Life with a cleft palate or cleft lip: Two families share their stories

baby hadley

Cleft lips and cleft palates affect one in 800 Australian babies, yet it’s still a rarely talked about condition. We talked to two families about what life has been like for them since their babies were diagnosed with this condition.

Hadley's shocked face 😍😂 #BigEyes #cleftcutie #CleftLip

A post shared by Martina Alexander (@martinaax) on

Martina, Stuart and baby Hadley

UK mum Martina’s adorable baby girl Hadley was diagnosed with a cleft lip and possible cleft palate at a routine 20 week scan.

Martina has a thyroid condition and had been advised it might impact her baby’s health too, so the diagnosis didn’t come as a complete surprise.

“I was told there could of been a wide variety of things wrong with her but thankfully it was only the cleft which is easily fixed. It wasn’t until she was born, that we knew that she only has a cleft lip and gum notch,” Martina, who hails from Swansea, told Babyology.

Martina had anticipated Hadley would face a variety of challenges, but says the reality was a little easier than she’d envisaged.

“We prepared for her possibly having a lot more difficulties with feeding, but she was actually a breeze to feed as it doesn’t affect her suction much. The only issue we have encountered so far is that she requires winding a bit more often as she draws in a little more air than a baby normally would,” Martina explained. 

Martina and husband Stuart advised other parents of cleft babies not to be alarmed by the diagnosis.

“Don’t be worried when you get the diagnosis, you will fall in love with their extra big smile as soon as you see them!” Martina said.

Hadley was nine weeks old when we spoke to her mum, and was due to have surgery shortly.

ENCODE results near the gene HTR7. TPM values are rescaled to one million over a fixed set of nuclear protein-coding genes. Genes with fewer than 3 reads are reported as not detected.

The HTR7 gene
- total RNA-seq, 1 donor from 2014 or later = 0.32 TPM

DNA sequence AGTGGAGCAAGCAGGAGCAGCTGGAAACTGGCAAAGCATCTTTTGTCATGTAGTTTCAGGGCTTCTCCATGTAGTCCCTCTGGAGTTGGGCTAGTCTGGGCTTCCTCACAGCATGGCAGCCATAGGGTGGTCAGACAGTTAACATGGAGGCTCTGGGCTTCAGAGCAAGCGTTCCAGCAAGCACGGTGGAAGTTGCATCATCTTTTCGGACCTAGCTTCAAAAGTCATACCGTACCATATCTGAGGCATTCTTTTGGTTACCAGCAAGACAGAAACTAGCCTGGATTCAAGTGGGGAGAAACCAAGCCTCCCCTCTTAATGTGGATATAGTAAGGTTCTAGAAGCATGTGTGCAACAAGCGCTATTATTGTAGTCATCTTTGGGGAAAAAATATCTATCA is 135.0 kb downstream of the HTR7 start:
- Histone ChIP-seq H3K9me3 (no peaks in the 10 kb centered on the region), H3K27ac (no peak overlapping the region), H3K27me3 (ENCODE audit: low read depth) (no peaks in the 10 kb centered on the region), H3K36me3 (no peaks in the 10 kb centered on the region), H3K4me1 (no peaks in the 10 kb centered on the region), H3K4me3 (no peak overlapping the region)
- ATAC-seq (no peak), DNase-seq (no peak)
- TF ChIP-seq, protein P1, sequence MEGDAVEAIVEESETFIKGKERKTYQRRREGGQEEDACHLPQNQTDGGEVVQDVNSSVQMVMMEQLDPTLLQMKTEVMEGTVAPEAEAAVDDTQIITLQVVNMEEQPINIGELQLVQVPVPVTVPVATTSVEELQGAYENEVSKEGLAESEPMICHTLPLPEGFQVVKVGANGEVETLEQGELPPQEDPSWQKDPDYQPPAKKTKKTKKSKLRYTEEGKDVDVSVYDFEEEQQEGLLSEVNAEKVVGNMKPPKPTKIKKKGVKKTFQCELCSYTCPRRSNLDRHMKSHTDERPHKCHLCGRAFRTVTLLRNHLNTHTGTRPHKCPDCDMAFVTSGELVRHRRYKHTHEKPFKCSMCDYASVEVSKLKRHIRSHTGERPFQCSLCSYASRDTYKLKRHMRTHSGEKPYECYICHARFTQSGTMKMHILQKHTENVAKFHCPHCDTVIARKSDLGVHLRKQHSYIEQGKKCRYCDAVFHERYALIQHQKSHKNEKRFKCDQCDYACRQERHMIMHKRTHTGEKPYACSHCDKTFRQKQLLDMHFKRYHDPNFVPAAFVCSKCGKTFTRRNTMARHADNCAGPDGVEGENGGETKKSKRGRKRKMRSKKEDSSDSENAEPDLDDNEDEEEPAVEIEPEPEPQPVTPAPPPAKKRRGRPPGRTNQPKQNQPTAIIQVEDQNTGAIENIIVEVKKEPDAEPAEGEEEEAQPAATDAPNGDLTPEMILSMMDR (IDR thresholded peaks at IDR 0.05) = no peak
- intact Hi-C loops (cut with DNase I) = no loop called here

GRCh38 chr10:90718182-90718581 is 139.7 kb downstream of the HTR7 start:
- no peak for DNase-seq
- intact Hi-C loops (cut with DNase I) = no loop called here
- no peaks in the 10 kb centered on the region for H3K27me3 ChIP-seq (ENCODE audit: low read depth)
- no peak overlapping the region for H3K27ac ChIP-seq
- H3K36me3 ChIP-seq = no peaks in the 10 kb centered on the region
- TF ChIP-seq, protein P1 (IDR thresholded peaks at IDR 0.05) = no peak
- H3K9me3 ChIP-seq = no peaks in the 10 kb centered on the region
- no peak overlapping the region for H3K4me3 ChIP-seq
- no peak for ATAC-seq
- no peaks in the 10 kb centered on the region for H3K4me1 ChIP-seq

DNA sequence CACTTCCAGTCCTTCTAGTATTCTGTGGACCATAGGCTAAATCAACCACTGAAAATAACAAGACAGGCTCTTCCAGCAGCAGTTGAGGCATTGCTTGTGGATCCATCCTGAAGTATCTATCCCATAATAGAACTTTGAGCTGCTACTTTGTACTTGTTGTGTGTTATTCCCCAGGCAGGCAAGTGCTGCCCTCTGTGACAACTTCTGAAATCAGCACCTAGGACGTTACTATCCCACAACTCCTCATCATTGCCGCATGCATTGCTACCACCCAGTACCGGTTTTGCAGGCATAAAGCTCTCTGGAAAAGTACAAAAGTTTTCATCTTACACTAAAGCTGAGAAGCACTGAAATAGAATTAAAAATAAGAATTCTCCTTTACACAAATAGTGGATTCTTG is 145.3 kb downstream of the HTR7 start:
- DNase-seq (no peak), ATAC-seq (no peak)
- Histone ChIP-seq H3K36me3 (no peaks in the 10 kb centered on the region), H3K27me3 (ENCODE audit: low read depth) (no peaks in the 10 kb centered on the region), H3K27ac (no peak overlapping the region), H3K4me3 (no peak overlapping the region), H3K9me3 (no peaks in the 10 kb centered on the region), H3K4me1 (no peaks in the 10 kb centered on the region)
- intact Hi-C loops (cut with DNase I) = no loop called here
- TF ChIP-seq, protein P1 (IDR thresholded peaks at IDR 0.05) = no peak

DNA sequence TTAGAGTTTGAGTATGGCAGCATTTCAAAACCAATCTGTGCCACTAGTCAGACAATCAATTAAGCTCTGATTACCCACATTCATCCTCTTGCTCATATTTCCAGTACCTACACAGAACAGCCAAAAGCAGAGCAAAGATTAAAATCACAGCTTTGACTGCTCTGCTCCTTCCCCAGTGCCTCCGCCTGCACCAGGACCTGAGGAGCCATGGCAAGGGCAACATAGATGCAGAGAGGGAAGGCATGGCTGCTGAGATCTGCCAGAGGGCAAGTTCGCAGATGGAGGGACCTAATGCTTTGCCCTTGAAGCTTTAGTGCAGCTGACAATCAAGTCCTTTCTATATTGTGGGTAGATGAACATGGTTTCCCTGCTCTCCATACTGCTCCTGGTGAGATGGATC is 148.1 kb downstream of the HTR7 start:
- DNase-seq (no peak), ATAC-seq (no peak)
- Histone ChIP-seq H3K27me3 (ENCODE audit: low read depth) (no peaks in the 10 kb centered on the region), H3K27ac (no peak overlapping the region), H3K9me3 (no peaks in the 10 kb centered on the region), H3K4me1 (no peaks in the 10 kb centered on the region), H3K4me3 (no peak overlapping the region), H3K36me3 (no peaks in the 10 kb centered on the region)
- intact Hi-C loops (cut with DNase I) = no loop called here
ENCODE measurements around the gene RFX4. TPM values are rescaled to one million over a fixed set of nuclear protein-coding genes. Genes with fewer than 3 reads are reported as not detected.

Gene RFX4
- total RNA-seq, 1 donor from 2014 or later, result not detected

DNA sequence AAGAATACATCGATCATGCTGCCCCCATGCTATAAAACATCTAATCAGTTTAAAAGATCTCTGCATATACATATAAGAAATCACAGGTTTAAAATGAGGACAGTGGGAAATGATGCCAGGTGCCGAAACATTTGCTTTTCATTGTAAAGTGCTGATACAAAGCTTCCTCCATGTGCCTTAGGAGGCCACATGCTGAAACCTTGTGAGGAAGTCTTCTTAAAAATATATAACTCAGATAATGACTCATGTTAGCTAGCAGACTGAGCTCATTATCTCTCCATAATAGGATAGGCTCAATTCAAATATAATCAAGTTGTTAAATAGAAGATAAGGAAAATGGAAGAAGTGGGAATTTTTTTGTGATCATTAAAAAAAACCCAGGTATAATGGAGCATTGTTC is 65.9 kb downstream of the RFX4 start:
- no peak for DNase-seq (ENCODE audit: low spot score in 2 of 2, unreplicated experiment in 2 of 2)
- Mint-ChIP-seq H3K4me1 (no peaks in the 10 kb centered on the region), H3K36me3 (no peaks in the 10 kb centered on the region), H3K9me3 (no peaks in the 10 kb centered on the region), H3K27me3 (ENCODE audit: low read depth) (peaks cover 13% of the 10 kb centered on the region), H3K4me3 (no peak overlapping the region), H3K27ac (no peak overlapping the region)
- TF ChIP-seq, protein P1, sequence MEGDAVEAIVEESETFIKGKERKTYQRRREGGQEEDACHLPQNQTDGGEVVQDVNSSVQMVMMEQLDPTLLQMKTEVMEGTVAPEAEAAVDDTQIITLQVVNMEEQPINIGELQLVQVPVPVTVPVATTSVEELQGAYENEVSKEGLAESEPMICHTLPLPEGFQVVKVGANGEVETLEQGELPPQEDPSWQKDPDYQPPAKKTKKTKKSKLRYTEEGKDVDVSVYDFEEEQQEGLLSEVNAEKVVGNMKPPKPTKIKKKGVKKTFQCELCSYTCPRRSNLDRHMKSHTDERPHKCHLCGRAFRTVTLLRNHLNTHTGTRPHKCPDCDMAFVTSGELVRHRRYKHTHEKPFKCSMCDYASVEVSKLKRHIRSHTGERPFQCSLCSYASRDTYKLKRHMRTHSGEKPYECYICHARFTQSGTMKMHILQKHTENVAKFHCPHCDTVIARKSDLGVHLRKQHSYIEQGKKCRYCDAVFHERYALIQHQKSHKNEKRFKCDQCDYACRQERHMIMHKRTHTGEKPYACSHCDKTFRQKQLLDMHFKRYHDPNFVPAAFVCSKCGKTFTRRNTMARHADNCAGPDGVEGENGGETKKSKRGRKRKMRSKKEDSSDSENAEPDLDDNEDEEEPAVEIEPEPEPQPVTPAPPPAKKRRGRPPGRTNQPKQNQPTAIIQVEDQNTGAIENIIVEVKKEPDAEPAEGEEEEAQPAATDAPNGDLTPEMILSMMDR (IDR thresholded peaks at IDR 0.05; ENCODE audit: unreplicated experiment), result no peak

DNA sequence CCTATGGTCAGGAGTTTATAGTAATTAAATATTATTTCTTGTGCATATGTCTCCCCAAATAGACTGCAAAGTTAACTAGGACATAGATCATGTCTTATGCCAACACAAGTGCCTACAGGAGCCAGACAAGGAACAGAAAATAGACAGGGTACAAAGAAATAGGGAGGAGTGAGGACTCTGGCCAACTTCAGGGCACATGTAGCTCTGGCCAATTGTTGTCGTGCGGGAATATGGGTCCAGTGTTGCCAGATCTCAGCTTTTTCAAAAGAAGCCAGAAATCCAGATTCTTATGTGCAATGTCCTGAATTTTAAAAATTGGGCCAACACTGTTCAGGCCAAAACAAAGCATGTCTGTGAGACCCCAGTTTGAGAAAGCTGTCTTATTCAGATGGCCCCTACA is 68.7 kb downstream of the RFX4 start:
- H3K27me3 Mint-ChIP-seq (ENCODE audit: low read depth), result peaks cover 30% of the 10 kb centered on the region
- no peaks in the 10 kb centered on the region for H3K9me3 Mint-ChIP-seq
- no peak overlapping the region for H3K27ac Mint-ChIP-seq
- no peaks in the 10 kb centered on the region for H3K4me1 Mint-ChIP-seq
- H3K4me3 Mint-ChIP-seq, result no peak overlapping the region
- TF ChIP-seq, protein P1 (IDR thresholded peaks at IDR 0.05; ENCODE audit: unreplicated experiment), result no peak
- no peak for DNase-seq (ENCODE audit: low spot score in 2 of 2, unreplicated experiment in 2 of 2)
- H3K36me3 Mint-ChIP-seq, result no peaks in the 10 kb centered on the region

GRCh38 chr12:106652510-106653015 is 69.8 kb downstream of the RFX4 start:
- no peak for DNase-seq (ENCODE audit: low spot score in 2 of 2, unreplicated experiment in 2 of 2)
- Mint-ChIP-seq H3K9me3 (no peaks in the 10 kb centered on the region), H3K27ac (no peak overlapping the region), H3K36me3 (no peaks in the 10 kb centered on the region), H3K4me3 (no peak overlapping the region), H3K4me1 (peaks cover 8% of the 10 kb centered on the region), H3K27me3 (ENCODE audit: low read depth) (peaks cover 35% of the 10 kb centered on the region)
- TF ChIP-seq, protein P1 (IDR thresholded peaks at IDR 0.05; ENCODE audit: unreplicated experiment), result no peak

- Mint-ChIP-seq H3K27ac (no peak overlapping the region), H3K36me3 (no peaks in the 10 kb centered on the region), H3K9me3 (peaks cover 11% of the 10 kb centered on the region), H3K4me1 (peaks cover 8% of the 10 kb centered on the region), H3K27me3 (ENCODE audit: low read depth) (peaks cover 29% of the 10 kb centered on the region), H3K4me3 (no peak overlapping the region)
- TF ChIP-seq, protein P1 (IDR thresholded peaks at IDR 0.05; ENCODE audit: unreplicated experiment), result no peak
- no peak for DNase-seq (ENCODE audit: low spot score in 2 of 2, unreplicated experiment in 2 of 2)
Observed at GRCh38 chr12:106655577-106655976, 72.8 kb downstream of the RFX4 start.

Her proud parents continue to approach life with their beautiful cleft bub with positivity – and the vital support of friends, family and a fantastic medical team.

Jessica, Ethan and baby Arthur

Western Australian mum Jessica’s little boy Arthur was born with a cleft lip and a cleft palate.

“Arthur has a unilateral cleft lip on the right side, as well as a hard and soft cleft palate,” Jess told Babyology.

Arthur’s clefts were diagnosed at Jess’s 19 week scan, as the couple were readying themselves for their baby’s gender reveal. They were unprepared for the news, but have hit the ground running and adjusted like champs.

“Shortly after we found out he was a boy, we found out he had a cleft lip and palate. It was a very surreal moment and we were a bit shocked and worried, as we weren’t sure exactly what this meant for our baby. We’d heard of it but weren’t exactly sure what it was, even though as common as it is, it’s not really talked about,” Jess remembers.

The family fell in love with their little boy at first sight, totally besotted by “his big beautiful gappy smile”. Jess is quick to say that Arthur is “a healthy baby in every other way which we are forever grateful for.”

Jess explains that while life with Arthur is generally great, his clefts have made feeding more of a challenge. The family’s medical team have helped to address this, creating a plate to help Arthur suck more effectively and developing other strategies to ensure he thrives.

“He has a plastic plate that they made him when he was born which assists with suction as he’s feeding and making sure the gums grow in the right direction. He also has squeezy bottles,” Jess says.

Jessica had hoped to breastfeed her little boy, but when this wasn’t possible, she realised they’d made some other gains.

“One of the difficulties I personally faced was not being able to breastfeed my beautiful baby boy. But out of this came a positive as his father Ethan was able to feed him and bond with him. I was also able to express and feed him breast milk for four weeks!”

Jess advised other families of babies with clefts to enjoy their brand new, tiny person, despite any difficulties.

“Just relax and enjoy your newborn baby. You will fall in love with him or her no matter what they look like. They have surgery at around three months old to correct the lip and that time will fly by and in that time you would have fallen more and more in love with your baby’s wonderful uniqueness that you almost don’t want it repaired.”

More information

If you’d like to find out more about cleft palates, cleft lips, how they present, risk factors, treatment and lots more, you might like to read Babyology’s Parent’s Guide to Cleft Palates and Cleft Lips.

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